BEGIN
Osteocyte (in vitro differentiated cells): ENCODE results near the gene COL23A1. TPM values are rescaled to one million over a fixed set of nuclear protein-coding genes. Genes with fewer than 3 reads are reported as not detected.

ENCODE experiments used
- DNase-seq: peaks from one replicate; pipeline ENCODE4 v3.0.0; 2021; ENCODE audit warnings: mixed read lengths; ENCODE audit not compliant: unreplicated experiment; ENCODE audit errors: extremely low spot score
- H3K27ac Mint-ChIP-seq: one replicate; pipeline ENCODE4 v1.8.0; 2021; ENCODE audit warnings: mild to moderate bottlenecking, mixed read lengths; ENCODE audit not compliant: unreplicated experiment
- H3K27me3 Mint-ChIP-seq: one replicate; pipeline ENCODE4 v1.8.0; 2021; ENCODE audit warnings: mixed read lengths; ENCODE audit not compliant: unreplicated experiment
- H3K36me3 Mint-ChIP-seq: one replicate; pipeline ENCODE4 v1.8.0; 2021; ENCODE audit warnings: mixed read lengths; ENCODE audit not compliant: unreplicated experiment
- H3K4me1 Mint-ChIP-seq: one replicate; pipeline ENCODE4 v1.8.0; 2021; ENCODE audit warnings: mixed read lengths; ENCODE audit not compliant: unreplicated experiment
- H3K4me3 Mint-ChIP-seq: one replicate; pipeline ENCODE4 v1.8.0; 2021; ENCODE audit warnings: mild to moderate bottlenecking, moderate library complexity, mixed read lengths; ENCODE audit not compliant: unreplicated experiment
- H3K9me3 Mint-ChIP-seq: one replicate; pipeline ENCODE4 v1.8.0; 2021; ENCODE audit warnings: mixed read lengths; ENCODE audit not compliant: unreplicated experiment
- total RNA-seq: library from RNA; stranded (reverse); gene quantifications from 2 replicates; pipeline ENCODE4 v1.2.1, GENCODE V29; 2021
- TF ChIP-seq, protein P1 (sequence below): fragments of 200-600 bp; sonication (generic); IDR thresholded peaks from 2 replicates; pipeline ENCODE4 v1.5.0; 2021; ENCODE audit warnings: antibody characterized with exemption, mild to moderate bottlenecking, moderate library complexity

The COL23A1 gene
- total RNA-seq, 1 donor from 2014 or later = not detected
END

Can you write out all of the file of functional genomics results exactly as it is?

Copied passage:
Osteocyte (in vitro differentiated cells): ENCODE results near the gene COL23A1. TPM values are rescaled to one million over a fixed set of nuclear protein-coding genes. Genes with fewer than 3 reads are reported as not detected.

ENCODE experiments used
- DNase-seq: peaks from one replicate; pipeline ENCODE4 v3.0.0; 2021; ENCODE audit warnings: mixed read lengths; ENCODE audit not compliant: unreplicated experiment; ENCODE audit errors: extremely low spot score
- H3K27ac Mint-ChIP-seq: one replicate; pipeline ENCODE4 v1.8.0; 2021; ENCODE audit warnings: mild to moderate bottlenecking, mixed read lengths; ENCODE audit not compliant: unreplicated experiment
- H3K27me3 Mint-ChIP-seq: one replicate; pipeline ENCODE4 v1.8.0; 2021; ENCODE audit warnings: mixed read lengths; ENCODE audit not compliant: unreplicated experiment
- H3K36me3 Mint-ChIP-seq: one replicate; pipeline ENCODE4 v1.8.0; 2021; ENCODE audit warnings: mixed read lengths; ENCODE audit not compliant: unreplicated experiment
- H3K4me1 Mint-ChIP-seq: one replicate; pipeline ENCODE4 v1.8.0; 2021; ENCODE audit warnings: mixed read lengths; ENCODE audit not compliant: unreplicated experiment
- H3K4me3 Mint-ChIP-seq: one replicate; pipeline ENCODE4 v1.8.0; 2021; ENCODE audit warnings: mild to moderate bottlenecking, moderate library complexity, mixed read lengths; ENCODE audit not compliant: unreplicated experiment
- H3K9me3 Mint-ChIP-seq: one replicate; pipeline ENCODE4 v1.8.0; 2021; ENCODE audit warnings: mixed read lengths; ENCODE audit not compliant: unreplicated experiment
- total RNA-seq: library from RNA; stranded (reverse); gene quantifications from 2 replicates; pipeline ENCODE4 v1.2.1, GENCODE V29; 2021
- TF ChIP-seq, protein P1 (sequence below): fragments of 200-600 bp; sonication (generic); IDR thresholded peaks from 2 replicates; pipeline ENCODE4 v1.5.0; 2021; ENCODE audit warnings: antibody characterized with exemption, mild to moderate bottlenecking, moderate library complexity

The COL23A1 gene
- total RNA-seq, 1 donor from 2014 or later = not detected